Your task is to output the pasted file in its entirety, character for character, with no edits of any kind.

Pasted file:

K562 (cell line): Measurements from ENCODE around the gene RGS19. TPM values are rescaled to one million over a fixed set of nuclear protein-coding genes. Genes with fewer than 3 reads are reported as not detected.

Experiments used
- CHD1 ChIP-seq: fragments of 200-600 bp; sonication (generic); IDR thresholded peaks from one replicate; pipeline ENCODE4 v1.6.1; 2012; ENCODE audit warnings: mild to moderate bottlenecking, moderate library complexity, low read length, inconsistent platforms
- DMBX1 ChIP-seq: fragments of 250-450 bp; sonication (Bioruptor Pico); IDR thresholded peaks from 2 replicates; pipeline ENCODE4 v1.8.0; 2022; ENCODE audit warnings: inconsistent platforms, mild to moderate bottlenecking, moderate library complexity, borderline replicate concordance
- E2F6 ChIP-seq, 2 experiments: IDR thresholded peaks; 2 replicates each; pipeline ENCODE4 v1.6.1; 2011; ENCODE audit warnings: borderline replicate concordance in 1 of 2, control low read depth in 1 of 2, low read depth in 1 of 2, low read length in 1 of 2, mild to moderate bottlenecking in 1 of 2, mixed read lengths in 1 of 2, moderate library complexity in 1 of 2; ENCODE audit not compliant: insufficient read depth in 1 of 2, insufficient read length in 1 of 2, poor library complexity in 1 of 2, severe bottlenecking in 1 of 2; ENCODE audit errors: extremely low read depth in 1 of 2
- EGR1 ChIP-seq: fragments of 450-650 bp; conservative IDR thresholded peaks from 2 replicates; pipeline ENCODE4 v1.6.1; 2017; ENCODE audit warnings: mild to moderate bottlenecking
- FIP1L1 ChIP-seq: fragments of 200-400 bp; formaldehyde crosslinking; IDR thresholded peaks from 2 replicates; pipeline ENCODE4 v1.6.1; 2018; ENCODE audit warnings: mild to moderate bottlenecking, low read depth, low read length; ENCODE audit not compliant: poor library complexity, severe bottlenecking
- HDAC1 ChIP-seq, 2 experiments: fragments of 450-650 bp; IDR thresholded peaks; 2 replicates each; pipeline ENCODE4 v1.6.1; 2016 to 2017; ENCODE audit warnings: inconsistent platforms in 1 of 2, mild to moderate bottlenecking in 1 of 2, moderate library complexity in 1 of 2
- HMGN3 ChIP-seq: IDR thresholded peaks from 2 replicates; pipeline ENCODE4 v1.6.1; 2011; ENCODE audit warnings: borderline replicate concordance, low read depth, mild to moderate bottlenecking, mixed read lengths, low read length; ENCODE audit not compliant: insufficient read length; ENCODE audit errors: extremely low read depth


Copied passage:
K562 (cell line): Measurements from ENCODE around the gene RGS19. TPM values are rescaled to one million over a fixed set of nuclear protein-coding genes. Genes with fewer than 3 reads are reported as not detected.

Experiments used
- CHD1 ChIP-seq: fragments of 200-600 bp; sonication (generic); IDR thresholded peaks from one replicate; pipeline ENCODE4 v1.6.1; 2012; ENCODE audit warnings: mild to moderate bottlenecking, moderate library complexity, low read length, inconsistent platforms
- DMBX1 ChIP-seq: fragments of 250-450 bp; sonication (Bioruptor Pico); IDR thresholded peaks from 2 replicates; pipeline ENCODE4 v1.8.0; 2022; ENCODE audit warnings: inconsistent platforms, mild to moderate bottlenecking, moderate library complexity, borderline replicate concordance
- E2F6 ChIP-seq, 2 experiments: IDR thresholded peaks; 2 replicates each; pipeline ENCODE4 v1.6.1; 2011; ENCODE audit warnings: borderline replicate concordance in 1 of 2, control low read depth in 1 of 2, low read depth in 1 of 2, low read length in 1 of 2, mild to moderate bottlenecking in 1 of 2, mixed read lengths in 1 of 2, moderate library complexity in 1 of 2; ENCODE audit not compliant: insufficient read depth in 1 of 2, insufficient read length in 1 of 2, poor library complexity in 1 of 2, severe bottlenecking in 1 of 2; ENCODE audit errors: extremely low read depth in 1 of 2
- EGR1 ChIP-seq: fragments of 450-650 bp; conservative IDR thresholded peaks from 2 replicates; pipeline ENCODE4 v1.6.1; 2017; ENCODE audit warnings: mild to moderate bottlenecking
- FIP1L1 ChIP-seq: fragments of 200-400 bp; formaldehyde crosslinking; IDR thresholded peaks from 2 replicates; pipeline ENCODE4 v1.6.1; 2018; ENCODE audit warnings: mild to moderate bottlenecking, low read depth, low read length; ENCODE audit not compliant: poor library complexity, severe bottlenecking
- HDAC1 ChIP-seq, 2 experiments: fragments of 450-650 bp; IDR thresholded peaks; 2 replicates each; pipeline ENCODE4 v1.6.1; 2016 to 2017; ENCODE audit warnings: inconsistent platforms in 1 of 2, mild to moderate bottlenecking in 1 of 2, moderate library complexity in 1 of 2
- HMGN3 ChIP-seq: IDR thresholded peaks from 2 replicates; pipeline ENCODE4 v1.6.1; 2011; ENCODE audit warnings: borderline replicate concordance, low read depth, mild to moderate bottlenecking, mixed read lengths, low read length; ENCODE audit not compliant: insufficient read length; ENCODE audit errors: extremely low read depth